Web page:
Originally published in GOlden Thread magazine in a 2002 issue, reprinted here for NR viewers.
“Philosophy is written in that vast book which stands forever open before our eyes, I mean the universe; but it can not be read until we have learnt the language and become familiar with the characters in which it is written.”
- Galileo Galilei
New realities emerge when great minds question the unknown. Science, therefore, is the record of comprehending the mysterious. Finding beauty in the pursuit of these mysteries unifies our dual nature of harmony and logic. This is what Robert P. Crease, professor of philosophy at the State University of New York at Stony Brook and historian at the Brookhaven National Laboratory, was looking for when he put out an interesting question to readers of Physics World. He asked, “What are the most beautiful experiments in physics, and what is the connection between their beauty and their scientific value?”
The respondents, mostly physicists and scientists, said that a beautiful experiment reveals something about nature with clarity and simplicity that transforms our thinking and behavior. What was most often cited as beauty involved something called “deep play.” There is a sense that we are actively engaging in something beyond ourselves. It is the place where the Observer and the observed merge into one.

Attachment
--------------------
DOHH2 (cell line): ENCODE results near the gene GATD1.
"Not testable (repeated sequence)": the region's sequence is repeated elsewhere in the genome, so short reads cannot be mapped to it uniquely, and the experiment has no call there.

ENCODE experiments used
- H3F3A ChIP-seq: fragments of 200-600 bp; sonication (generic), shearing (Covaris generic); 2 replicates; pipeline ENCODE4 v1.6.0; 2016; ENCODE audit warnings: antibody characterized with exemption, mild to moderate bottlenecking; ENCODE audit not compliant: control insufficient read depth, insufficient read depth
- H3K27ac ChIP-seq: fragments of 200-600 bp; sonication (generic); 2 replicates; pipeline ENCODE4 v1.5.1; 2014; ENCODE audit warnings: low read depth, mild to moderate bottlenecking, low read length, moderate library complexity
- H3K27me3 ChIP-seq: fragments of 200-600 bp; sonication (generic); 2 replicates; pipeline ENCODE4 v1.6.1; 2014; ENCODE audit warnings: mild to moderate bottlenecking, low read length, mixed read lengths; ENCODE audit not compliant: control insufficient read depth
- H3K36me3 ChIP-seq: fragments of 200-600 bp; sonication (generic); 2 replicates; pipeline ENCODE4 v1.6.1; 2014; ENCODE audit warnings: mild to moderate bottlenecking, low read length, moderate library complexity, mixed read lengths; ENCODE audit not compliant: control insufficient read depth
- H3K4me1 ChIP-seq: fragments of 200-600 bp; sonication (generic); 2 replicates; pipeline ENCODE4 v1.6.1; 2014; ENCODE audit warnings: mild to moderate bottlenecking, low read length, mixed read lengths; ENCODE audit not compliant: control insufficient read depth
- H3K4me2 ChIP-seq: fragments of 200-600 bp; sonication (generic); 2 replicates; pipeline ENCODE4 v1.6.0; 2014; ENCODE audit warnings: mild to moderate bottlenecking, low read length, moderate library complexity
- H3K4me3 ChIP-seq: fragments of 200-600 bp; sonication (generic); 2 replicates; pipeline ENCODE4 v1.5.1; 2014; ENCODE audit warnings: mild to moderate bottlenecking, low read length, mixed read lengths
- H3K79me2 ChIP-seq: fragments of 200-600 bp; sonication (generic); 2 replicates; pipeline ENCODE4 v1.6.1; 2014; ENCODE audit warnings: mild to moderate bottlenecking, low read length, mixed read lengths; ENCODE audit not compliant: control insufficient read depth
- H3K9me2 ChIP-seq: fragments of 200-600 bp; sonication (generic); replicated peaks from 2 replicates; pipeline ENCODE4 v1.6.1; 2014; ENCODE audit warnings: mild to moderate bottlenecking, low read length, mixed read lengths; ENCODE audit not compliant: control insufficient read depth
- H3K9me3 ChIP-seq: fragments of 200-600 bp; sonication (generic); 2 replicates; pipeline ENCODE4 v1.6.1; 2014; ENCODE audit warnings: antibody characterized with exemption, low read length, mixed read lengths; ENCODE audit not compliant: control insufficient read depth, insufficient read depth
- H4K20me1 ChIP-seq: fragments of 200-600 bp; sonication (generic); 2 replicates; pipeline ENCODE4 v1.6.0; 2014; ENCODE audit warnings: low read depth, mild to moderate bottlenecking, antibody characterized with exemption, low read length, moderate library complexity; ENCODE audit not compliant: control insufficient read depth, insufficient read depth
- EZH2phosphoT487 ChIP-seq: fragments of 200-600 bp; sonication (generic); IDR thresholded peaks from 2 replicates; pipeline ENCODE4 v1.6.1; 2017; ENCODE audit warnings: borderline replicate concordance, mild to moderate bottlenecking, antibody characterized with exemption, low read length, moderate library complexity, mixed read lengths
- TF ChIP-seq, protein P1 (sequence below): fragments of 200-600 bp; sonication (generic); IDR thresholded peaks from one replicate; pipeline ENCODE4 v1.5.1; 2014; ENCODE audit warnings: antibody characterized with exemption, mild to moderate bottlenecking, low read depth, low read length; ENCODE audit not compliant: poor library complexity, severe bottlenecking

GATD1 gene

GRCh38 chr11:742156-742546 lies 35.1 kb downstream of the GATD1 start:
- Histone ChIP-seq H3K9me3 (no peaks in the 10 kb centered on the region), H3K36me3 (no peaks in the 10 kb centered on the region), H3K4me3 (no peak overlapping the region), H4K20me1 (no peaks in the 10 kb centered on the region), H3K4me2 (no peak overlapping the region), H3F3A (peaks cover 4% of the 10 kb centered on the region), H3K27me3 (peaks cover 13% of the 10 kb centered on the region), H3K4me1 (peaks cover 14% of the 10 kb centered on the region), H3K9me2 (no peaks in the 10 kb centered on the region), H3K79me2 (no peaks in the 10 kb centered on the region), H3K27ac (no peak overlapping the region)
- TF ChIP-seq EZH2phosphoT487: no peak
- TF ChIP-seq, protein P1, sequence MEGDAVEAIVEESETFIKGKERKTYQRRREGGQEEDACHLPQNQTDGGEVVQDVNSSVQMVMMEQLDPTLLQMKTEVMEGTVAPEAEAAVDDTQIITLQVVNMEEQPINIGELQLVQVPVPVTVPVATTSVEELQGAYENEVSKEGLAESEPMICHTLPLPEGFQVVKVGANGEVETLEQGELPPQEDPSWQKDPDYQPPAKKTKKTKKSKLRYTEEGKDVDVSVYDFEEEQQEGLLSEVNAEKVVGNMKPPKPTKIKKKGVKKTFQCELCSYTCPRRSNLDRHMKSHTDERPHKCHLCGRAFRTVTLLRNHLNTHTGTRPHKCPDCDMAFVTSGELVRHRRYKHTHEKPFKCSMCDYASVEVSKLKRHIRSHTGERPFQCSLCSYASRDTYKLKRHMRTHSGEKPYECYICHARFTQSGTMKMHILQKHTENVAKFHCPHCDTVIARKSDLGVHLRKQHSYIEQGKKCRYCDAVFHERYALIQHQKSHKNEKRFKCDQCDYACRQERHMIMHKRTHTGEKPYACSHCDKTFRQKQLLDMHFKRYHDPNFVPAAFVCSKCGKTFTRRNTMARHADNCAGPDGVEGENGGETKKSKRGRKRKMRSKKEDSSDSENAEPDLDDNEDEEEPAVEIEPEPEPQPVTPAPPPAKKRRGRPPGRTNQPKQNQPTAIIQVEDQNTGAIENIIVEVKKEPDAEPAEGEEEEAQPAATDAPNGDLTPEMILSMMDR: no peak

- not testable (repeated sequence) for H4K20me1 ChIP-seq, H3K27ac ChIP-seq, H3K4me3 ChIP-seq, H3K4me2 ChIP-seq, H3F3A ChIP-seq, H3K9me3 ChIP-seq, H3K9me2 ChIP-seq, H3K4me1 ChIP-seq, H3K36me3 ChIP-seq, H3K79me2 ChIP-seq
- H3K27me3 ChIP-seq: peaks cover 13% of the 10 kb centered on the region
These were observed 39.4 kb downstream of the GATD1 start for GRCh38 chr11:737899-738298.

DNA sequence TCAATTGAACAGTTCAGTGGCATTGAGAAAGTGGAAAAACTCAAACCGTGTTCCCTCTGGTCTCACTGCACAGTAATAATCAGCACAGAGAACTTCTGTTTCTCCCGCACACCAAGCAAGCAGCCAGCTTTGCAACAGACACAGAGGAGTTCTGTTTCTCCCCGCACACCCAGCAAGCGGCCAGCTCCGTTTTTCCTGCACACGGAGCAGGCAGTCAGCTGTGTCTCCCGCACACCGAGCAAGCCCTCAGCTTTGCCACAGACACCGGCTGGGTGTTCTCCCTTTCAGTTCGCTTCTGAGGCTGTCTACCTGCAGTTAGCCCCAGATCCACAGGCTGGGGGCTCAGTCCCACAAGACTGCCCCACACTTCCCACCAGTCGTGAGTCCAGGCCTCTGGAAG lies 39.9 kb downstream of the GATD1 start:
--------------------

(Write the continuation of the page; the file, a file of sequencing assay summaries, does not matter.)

The list in Physics World was ranked according to popularity. It appears that the simpler the demonstration, the more profound its conclusion. Annotated below are the top ten experiments, covering more than 2,000 years of scientific discovery.
[Picture of pendulum]
10) Foucault’s Pendulum demonstrating that the Earth revolves on its axis: 1851
In Paris, a French scientist named Jean Bernard Léon Foucault suspended a 62-pound iron ball with steel wire, 220 feet long, from the dome of the Panthéon and set it in motion, rocking it back and forth. To chart the movement Foucault attached a marker extending from the ball so that it barely touched a circle of damp sand underneath. Normally what one would expect is for the pendulum to trace the same places over and over again. Yet to the astonishment of the crowd the pendulum appeared to shift positions leaving a slightly different trace with each swing. What was actually happening was that the floor of the Panthéon was rotating.
It takes 30 hours at the latitude of Paris for the pendulum to complete a full clockwise rotation. When Foucault’s pendulum was used in the southern hemisphere it rotated counterclockwise. On the equator it doesn't revolve at all. Scientists have recently confirmed that the period of rotation at the South Pole is 24 hours to return to its originally traced line.
[Picture of atom]
9. Rutherford's demonstration of the atom’s nucleus with rotating electrons: 1911